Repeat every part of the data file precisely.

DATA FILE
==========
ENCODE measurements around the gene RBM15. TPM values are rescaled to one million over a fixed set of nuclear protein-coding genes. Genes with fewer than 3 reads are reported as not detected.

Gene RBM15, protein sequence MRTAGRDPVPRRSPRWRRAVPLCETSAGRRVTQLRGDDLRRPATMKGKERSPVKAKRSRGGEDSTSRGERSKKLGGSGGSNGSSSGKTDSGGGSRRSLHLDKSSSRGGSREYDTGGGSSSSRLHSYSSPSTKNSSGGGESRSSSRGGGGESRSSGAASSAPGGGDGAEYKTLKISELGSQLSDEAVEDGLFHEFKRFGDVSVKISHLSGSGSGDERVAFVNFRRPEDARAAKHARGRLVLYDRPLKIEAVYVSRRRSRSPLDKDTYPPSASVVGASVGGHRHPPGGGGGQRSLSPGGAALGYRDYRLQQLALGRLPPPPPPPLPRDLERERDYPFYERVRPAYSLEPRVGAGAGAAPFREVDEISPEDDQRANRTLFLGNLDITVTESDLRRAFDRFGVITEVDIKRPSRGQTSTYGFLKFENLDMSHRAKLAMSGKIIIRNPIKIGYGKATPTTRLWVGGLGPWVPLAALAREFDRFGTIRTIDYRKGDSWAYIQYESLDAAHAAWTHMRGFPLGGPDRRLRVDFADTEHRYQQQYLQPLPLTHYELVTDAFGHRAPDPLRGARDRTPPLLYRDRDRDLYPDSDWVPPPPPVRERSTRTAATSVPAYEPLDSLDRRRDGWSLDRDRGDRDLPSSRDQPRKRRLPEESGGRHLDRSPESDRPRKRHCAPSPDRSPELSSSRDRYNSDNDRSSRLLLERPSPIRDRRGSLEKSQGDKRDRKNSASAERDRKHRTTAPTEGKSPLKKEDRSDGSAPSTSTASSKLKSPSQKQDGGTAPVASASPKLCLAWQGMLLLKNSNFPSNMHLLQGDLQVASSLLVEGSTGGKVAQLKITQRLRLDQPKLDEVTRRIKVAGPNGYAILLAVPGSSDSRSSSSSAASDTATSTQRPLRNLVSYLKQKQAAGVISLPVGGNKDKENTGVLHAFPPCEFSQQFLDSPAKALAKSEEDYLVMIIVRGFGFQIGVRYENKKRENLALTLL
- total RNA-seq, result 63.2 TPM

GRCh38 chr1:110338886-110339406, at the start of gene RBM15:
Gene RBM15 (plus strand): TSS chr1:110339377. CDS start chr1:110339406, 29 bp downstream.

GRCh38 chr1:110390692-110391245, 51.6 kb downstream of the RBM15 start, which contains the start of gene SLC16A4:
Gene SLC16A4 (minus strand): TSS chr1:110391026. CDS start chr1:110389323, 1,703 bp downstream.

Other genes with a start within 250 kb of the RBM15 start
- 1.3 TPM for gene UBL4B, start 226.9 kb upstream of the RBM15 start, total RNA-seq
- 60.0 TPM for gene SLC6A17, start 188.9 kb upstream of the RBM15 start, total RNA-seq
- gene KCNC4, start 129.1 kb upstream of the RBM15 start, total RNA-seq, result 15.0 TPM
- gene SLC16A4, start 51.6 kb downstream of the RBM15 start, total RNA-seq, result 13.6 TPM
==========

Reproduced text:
ENCODE measurements around the gene RBM15. TPM values are rescaled to one million over a fixed set of nuclear protein-coding genes. Genes with fewer than 3 reads are reported as not detected.

Gene RBM15, protein sequence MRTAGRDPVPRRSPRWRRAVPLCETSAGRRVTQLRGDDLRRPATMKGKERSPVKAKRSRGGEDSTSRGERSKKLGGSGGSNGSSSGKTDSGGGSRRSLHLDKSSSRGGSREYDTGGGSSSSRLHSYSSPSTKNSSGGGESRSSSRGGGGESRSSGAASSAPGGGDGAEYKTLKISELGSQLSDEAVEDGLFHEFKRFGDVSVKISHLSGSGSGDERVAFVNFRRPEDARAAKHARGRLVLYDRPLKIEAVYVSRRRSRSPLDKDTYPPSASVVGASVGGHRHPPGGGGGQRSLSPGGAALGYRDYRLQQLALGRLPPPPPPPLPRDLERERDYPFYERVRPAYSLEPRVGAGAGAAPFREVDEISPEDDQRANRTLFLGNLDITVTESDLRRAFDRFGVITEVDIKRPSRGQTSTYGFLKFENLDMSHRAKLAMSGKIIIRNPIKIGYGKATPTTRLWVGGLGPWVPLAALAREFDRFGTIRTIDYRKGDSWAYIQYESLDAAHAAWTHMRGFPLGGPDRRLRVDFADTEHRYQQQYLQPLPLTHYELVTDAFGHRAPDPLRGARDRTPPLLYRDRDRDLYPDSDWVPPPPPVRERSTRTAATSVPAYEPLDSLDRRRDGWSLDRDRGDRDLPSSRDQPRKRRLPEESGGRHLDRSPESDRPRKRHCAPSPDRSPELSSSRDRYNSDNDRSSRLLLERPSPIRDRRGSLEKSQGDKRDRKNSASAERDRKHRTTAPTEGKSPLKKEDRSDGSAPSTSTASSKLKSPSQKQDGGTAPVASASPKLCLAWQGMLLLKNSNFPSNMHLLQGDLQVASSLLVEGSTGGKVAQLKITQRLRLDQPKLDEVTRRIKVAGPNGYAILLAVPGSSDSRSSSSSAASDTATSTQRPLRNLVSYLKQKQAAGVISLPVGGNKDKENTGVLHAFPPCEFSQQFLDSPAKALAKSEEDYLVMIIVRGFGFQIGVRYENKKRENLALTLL
- total RNA-seq, result 63.2 TPM

GRCh38 chr1:110338886-110339406, at the start of gene RBM15:
Gene RBM15 (plus strand): TSS chr1:110339377. CDS start chr1:110339406, 29 bp downstream.

GRCh38 chr1:110390692-110391245, 51.6 kb downstream of the RBM15 start, which contains the start of gene SLC16A4:
Gene SLC16A4 (minus strand): TSS chr1:110391026. CDS start chr1:110389323, 1,703 bp downstream.

Other genes with a start within 250 kb of the RBM15 start
- 1.3 TPM for gene UBL4B, start 226.9 kb upstream of the RBM15 start, total RNA-seq
- 60.0 TPM for gene SLC6A17, start 188.9 kb upstream of the RBM15 start, total RNA-seq
- gene KCNC4, start 129.1 kb upstream of the RBM15 start, total RNA-seq, result 15.0 TPM
- gene SLC16A4, start 51.6 kb downstream of the RBM15 start, total RNA-seq, result 13.6 TPM